Why are flowers so expensive??

Why are flowers so expensive??

Let's face it, flowers are a luxury. It's cheaper to buy plastic flowers from the $2 shop. How can something that literally grows out of the ground be so pricey?

And at the moment, more so than ever. Thanks Covid.

Here's the lowdown on everything that goes into your bouquets, from farm to vase. (Weddings and events are a whole nother kettle of fish - keep an eye out for further mystery-solving blogs.)

  1. There's a lot more that goes into growing flowers than you think. Cultivating seeds, digging up bulbs, pruning, fertilizing, maintaining greenhouses, protecting from frosts and storms. Knowing exactly when to pick the flowers so they bloom perfectly at your house in a vase rather than on the plant. Techniques to grow long straight stems. The growers are experts - and this is just step one.

  2. The flowers have to be sorted into sizes, types, and colours, then bundled up by rubber bands. They're either stored in tall buckets or wrapped in plastic or paper sleeves for transportation. All this is to protect the flowers, and to make the wholesaling job easier - usually selling per bunch of 5 or 10 stems rather than per single bloom. (Bar the huge ones like king protea or hydrangea. Imagine trying to tie 10 of those hefty fellas together with a rubber band!)

  3. The blooms are then sold directly from growers to florists, or with a wholesaler in between. From transportation to invoicing, websites to refrigeration (flowers kept cold will last longer and stop the blooms from opening too quickly); again there's a whole series of steps in here.

  4. Then there's the prep the florist has to do. After removing any protective sleeves and rubber bands, it's essential to strip the stems of any leaves that will sit below the waterline in buckets or vases to stop algae from growing. The stems must be trimmed (or not, depending on the flower type!!) and thorns removed. So on top of the expertise and time it takes to do this, the florist must own and maintain all the proper equipment.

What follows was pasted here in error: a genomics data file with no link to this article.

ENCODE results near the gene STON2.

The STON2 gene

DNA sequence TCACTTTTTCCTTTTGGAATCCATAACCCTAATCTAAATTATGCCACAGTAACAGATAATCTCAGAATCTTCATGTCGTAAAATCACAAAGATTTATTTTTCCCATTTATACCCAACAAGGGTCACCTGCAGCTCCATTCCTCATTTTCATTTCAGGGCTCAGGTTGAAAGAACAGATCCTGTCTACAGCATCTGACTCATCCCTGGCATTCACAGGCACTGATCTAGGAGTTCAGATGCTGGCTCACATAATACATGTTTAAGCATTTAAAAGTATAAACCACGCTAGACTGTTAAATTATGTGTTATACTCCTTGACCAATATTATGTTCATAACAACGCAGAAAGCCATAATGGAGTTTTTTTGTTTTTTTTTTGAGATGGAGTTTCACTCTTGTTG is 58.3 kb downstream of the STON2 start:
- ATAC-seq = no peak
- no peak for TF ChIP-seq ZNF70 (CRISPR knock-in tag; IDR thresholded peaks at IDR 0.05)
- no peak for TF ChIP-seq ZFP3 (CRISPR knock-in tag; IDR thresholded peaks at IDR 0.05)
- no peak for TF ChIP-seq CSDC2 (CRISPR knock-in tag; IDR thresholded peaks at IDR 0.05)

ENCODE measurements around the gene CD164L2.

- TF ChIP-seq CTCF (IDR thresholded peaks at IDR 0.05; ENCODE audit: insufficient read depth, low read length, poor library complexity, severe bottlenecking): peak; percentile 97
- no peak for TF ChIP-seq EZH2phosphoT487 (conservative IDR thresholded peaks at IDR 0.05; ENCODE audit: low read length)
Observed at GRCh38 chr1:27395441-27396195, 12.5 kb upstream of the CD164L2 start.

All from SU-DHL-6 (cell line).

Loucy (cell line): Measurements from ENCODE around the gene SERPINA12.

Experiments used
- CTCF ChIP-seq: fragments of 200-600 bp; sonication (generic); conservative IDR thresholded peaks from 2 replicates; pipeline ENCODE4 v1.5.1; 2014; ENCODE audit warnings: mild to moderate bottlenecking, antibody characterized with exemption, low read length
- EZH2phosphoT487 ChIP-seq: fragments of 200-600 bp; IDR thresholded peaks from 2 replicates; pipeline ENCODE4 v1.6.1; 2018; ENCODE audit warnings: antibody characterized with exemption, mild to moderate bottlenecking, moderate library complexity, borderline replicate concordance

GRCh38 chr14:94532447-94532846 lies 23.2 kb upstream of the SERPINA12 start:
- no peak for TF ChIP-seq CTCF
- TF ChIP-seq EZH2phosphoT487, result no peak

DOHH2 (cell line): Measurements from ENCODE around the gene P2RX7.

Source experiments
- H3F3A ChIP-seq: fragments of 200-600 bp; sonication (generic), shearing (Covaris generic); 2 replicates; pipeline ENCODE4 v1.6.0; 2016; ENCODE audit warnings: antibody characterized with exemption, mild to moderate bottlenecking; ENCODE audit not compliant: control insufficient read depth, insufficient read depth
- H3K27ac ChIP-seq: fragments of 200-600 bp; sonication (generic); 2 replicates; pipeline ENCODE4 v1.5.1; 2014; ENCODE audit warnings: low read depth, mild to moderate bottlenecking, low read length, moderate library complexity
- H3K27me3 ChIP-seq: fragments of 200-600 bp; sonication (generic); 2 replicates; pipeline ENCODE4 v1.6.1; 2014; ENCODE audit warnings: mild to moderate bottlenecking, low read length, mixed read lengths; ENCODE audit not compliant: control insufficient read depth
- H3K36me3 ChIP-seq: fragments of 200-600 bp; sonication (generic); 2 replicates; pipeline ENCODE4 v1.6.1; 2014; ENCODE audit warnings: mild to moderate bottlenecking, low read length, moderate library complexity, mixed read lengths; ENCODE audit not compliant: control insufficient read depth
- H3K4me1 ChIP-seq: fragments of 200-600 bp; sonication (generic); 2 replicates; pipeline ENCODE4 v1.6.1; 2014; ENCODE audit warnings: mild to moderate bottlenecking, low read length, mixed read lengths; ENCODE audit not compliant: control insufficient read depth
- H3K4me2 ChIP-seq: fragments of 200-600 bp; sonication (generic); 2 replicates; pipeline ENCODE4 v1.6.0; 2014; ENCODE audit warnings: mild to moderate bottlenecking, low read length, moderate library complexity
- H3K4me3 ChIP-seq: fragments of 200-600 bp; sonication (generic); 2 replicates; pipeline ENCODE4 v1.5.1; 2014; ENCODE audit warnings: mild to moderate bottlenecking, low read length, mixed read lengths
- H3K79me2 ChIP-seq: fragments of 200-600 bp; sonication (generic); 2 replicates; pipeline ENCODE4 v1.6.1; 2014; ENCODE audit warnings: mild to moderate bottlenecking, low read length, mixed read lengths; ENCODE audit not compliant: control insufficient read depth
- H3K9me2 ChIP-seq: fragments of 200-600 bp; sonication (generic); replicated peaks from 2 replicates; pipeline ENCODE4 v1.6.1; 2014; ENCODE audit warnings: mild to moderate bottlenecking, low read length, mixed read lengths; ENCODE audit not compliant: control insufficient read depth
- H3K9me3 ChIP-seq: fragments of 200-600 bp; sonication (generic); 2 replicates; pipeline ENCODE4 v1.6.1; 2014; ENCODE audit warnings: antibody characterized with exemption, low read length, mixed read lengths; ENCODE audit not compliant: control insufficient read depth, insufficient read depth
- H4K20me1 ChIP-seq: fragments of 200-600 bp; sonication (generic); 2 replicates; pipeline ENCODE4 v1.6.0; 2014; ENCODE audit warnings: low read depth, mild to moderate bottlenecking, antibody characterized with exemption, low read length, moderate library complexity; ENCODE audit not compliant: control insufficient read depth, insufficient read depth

5. To allow you to get to these beautiful blooms, the florist has to own and maintain a website for you to order from! Not to mention a phone line, or even a brick and mortar shop - rent for a studio is expensive, especially in Auckland.

  6. Actually making the bouquets is another story. Your florist will choose the colours and stems carefully, mixing textures, choosing scents, and matching the blooms to your order requests. This is where their creativity and artistry are important - compare your local florist’s bouquets to the ones at the supermarket, and you’ll see why.

  7. The blooms will be wrapped carefully in paper (or cellophane if you’re nasty), plus twine or ribbon. Again, this will be thoughtfully chosen by the florist - whether for colour and elegance, or to prioritise the environment like me - plus to celebrate their brand. Your note to your loved one will even be written by hand.

  8. Delivery! Free delivery is one good way to shortchange your florist - whether they pay for a courier or maintain a car or van - it’s expensive dude! This is not just some package that you can slap a sticker on and toss in a boot, this is some delicate shipping business. Your blooms will arrive fresh as a lil parcel of happiness.

Plus, everything behind the scenes - growing a social media tribe, paying an accountant, taxes, holiday pay, even internet.

BONUS - Covid19 edition:

With restrictions on workplaces, growers have had less produce this year. Roses are still expensive as heck - I’m hoping prices will even out over spring and summer! Plus, imported flower numbers have reduced, and while Bloomsday uses none of these, it means more demand on locally-grown supplies across the industry.

On the other hand, flowers do make the perfect ‘thinking of you’ gift for those you can’t visit at the moment! Contactless, gorgeous, sunshine-in-a-vase. Get amongst ;)

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